CBS World News Roundup Celebrates 76 Years

The first World News Roundup earned CBS a reputation for great, in-depth reporting and made foreign news coverage a regular part of the network’s programming.
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Written by Staff Writer • Posted on Mar 13, 2014

CBS Radio’s World News Roundup, America’s longest-running newscast, celebrates 76 years on the air today. CBS Radio made broadcasting history on March 13, 1938, when it aired a riveting half-hour program reporting on Nazi Germany’s invasion of Austria. It was the first time that field correspondents like Edward R. Murrow and William L. Shirer, reporting live from Europe, shared a national broadcast with anchor Robert Trout, based in New York.

Although the mass media of the 1930s seems primitive by our standards—we’ve been spoiled by the instantaneous spread of news thanks to the Internet and 24-hour cable news coverage—the World News Roundup radio show brought the news—in particular, World War II—home to the American people in a way that had not even been imagined before this time.

Throughout the 1930s, despite the financial difficulties accompanying the Great Depression, electricity—and with it, radio—found its way into most American homes. By 1939 a majority of housewives considered the radio to be more indispensable than the clothes iron or the refrigerator. Early on, the majority of radio material was comprised of musical and dramatic performances, though various radio networks eventually developed news departments. Radio news reports began to rival print media, if not in depth of coverage, certainly in immediacy. Ordinary people had never before had such swift and complete access to national and world news.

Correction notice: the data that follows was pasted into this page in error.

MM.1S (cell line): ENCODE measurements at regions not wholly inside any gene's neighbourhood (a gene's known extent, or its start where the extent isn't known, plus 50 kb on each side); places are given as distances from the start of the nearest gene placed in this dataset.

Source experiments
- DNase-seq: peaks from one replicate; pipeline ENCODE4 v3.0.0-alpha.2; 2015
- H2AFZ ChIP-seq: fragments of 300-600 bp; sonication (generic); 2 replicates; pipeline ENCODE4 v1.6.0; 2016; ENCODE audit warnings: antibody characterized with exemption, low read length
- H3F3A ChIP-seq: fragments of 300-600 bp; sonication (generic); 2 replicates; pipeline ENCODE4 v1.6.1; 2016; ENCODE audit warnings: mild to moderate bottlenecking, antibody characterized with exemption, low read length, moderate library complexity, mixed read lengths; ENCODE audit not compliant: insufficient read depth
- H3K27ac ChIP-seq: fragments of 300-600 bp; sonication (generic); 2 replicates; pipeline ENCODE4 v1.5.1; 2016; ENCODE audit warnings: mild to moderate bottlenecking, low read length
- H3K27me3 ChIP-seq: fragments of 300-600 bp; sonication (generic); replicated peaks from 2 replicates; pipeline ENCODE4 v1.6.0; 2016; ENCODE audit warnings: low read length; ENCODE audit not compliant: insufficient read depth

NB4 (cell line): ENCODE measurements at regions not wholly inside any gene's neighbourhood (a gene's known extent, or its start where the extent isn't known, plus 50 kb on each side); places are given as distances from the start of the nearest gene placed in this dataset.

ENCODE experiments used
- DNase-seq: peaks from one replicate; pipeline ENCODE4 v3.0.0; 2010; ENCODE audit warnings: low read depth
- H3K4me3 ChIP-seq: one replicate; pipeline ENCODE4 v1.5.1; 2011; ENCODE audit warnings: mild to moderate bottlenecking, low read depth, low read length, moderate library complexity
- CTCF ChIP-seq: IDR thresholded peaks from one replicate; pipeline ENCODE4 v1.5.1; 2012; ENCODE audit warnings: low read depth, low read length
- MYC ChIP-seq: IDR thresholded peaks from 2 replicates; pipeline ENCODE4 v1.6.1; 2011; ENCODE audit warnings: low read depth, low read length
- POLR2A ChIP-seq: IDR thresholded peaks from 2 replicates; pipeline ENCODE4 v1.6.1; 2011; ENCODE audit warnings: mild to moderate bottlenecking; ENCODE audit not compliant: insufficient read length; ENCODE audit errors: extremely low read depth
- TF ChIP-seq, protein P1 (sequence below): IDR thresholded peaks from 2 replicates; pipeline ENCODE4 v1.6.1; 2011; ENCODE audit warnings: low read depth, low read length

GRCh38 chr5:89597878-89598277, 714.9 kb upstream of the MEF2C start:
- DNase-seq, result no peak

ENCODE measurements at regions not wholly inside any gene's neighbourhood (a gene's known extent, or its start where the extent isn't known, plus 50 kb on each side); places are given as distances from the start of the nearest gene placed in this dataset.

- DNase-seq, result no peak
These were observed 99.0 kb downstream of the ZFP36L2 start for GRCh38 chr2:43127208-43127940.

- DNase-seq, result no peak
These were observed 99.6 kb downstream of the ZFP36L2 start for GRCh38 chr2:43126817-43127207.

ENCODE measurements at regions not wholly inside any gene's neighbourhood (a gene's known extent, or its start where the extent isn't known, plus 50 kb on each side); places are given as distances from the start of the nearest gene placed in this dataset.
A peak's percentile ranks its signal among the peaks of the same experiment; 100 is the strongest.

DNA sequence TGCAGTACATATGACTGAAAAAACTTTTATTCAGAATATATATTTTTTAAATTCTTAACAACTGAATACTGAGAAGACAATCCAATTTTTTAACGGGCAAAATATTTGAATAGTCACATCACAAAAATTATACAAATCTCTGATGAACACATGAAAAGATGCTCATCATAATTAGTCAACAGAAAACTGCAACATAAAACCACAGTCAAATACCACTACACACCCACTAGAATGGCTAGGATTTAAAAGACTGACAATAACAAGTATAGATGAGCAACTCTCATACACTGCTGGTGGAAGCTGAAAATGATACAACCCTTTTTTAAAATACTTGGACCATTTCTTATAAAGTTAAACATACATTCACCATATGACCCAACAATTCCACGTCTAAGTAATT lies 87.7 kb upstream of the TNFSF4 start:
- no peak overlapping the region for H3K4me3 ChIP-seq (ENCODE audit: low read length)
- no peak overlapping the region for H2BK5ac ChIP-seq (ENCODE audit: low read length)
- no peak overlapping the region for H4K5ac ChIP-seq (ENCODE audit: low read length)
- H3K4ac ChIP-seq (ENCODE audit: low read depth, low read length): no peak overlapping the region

CBS had actually sent Edward R. Murrow to London in 1937 to head their European Operations department. His job description did not include on-air time, as he was tasked with executive and administrative duties behind the scenes.

In March of 1938, when Germany annexed Austria, Murrow was arranging an on-air performance of Polish children’s choirs. Murrow immediately sent William Shirer to London to broadcast an uncensored report. Back in New York, the CBS home office called for the creation of a “News Roundup” special in reaction to the Anschluss. The initial broadcast was hosted by veteran newscaster Robert Trout in New York with short-wave reports from Paris, Berlin, Rome, London and Vienna. Two of the newer, more memorable voices heard on that first broadcast were Edward R. Murrow (reporting from Vienna) and William L. Shirer. As the war progressed over the next several years, Murrow’s reports from London and Shirer’s reports from Berlin became essential listening for Americans concerned about the events taking place overseas.

If you were tuning in to CBS that Sunday night intent on enjoying some St. Louis blues music, you would have instead heard the familiar voice of Bob Trout announcing a new and historic program. Imagine hearing these somber words as you crowded around the radio in your home, a store, or at a bar. “Tonight the world trembles,” Trout said in a stern tone, “torn by conflicting forces. Throughout this day event has crowded upon event in tumultuous Austria.”

This first instance of World News Roundup earned CBS a reputation for outstanding, in-depth reporting and made foreign news coverage a regular part of the network’s programming. Roundup remains on the CBS Radio Network today, running daily since that first airing in 1938, making it America’s longest-running radio news program.

Amazingly, the recording is still available for us to hear today. If you have the time—it’s approximately 35 minutes in length—listen to this historic broadcast and imagine what it must have been like to hear such a report live in the dark days leading to World War II. Another fascinating tidbit is Edward R. Murrow's obituary, which appeared in the April 28, 1965 issue of The New York Times.